383850 Rational Engineering of Microbes for Metabolite Overproduction

Sunday, November 16, 2014
Galleria Exhibit Hall (Hilton Atlanta)
Kang Zhou, Department of Chemical Engineering, Massachusetts Institute of Technology, Cambridge, MA and Gregory Stephanopoulos, Chemical Engineering, Massachusetts Institute of Technology, Cambridge, MA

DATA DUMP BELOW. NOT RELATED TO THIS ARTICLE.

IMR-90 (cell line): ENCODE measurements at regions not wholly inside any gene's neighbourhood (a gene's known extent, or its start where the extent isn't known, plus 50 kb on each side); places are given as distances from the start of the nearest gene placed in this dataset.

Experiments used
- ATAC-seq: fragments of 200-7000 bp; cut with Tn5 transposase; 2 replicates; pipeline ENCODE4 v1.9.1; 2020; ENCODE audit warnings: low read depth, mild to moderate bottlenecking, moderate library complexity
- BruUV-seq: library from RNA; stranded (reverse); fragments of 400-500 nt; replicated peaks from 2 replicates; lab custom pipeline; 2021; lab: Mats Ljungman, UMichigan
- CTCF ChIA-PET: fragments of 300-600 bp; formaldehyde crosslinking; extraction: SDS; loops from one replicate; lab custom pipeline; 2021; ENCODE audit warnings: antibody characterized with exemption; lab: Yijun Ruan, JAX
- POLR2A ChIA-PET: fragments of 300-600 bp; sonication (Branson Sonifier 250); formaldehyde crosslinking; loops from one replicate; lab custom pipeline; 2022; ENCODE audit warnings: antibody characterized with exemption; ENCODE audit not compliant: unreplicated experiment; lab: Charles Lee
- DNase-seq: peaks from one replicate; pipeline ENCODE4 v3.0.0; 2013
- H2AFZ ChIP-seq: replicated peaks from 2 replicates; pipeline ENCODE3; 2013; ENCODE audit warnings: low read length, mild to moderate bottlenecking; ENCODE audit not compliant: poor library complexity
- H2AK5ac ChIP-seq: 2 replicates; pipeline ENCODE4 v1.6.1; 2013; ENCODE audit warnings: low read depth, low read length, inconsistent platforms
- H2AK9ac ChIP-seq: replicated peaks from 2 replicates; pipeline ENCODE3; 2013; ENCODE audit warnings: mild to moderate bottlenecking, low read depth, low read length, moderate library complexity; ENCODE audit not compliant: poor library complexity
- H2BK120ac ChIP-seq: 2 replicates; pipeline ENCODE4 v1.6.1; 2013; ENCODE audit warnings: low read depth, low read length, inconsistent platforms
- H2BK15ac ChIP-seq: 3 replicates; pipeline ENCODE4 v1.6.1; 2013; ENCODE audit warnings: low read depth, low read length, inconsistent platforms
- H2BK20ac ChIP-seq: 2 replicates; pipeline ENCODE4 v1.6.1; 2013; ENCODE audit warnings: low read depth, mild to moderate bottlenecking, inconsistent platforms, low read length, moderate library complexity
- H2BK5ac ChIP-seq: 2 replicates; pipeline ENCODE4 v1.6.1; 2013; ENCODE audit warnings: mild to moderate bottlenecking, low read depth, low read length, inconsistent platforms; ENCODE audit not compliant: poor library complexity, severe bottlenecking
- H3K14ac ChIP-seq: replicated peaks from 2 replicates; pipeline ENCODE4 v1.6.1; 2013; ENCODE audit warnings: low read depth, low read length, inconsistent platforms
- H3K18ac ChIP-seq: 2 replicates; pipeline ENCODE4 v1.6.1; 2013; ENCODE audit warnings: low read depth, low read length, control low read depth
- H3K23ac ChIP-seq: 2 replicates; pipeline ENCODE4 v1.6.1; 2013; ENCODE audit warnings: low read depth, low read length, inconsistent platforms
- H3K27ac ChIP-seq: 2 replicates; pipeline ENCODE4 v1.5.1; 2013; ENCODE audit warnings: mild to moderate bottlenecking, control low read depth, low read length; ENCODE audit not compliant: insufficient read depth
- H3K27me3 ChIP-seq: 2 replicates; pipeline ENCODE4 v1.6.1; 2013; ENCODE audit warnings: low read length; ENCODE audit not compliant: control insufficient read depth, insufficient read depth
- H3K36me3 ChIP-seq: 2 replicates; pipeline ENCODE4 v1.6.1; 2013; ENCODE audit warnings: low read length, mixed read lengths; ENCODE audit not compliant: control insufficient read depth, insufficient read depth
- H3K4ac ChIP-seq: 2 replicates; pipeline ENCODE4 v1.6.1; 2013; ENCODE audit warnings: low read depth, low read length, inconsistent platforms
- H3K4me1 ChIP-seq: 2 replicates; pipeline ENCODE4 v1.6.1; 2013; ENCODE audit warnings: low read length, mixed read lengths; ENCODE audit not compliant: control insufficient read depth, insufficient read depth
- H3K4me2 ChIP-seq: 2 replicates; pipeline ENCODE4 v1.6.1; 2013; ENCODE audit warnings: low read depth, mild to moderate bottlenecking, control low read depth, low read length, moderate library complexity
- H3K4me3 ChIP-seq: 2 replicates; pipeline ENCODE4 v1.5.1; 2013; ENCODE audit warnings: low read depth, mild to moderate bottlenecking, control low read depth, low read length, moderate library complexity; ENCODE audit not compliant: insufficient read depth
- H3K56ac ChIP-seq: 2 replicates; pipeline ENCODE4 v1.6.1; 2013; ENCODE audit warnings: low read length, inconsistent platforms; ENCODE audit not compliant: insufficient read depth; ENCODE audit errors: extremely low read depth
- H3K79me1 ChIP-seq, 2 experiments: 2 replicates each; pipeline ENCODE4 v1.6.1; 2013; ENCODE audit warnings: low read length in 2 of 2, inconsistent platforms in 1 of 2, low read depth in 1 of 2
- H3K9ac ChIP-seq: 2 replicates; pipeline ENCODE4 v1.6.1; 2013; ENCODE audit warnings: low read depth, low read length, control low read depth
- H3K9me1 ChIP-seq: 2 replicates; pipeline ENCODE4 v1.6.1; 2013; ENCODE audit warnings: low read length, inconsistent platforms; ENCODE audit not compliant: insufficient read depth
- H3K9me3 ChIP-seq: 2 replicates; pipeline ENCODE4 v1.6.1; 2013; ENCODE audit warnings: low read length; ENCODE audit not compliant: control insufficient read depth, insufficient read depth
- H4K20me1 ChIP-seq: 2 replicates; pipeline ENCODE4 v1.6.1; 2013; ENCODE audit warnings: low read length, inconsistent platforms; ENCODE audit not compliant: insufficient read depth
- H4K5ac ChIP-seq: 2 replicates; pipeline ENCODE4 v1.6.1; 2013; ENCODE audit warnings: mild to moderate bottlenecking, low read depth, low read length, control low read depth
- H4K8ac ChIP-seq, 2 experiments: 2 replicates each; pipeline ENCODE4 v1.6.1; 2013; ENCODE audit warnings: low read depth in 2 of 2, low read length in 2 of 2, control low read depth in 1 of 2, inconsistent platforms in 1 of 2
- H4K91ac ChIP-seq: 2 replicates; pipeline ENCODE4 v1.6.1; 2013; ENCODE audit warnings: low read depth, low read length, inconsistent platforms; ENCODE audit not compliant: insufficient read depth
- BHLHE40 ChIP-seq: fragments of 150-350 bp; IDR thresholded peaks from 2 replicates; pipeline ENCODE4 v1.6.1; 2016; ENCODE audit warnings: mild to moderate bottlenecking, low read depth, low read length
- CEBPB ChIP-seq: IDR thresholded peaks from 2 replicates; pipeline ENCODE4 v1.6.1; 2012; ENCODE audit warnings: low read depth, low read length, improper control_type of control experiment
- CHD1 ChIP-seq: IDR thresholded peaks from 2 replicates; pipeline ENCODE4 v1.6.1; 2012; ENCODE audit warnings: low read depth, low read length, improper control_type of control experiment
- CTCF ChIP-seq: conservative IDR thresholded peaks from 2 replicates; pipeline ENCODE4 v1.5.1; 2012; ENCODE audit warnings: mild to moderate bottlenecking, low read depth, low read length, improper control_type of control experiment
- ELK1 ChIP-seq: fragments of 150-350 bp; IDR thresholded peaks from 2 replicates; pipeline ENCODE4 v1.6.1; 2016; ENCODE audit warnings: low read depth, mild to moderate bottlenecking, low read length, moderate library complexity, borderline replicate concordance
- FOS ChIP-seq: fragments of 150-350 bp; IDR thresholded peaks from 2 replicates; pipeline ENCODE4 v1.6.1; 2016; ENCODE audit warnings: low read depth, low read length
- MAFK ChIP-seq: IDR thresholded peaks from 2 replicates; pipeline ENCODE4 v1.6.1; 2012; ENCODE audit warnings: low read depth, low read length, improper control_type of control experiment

It has been a century since industrial scale microbial fermentation processes were established, which produced simple natural metabolites, such as ethanol, acetone, glycerol and butanol. During the past two decades, advances in DNA technology have enabled transfer of heterologous pathways to microbial host cells and manipulation of a specific step of an endogenous pathway, leading to great improvements in diversity and titer of the metabolites that microbes can make. For example, gram-per-liter titer of plant therapeutic molecules (e.g. paclitaxel and artemisinin precursors) has been achieved in Escherichia coli or Saccharomyces cerevisiae. However, these amazing successes still heavily relied on trial and error experiments, which are very time-consuming; this is because the interactions between heterologous pathways and cellular metabolism and those among parts of a foreign pathway were not well understood. The faculty candidate is interested in understanding details of these interactions for developing fast and rational approaches to improve the metabolite overproducing strains, and inventing novel practical means of preventing negative interactions among pathway segments - such as spatially separating incompatible pathway modules into different cells or compartments of a cell. During the poster session, the candidate will present our projects that embody these research ideas, and discuss his research plan with search committees.

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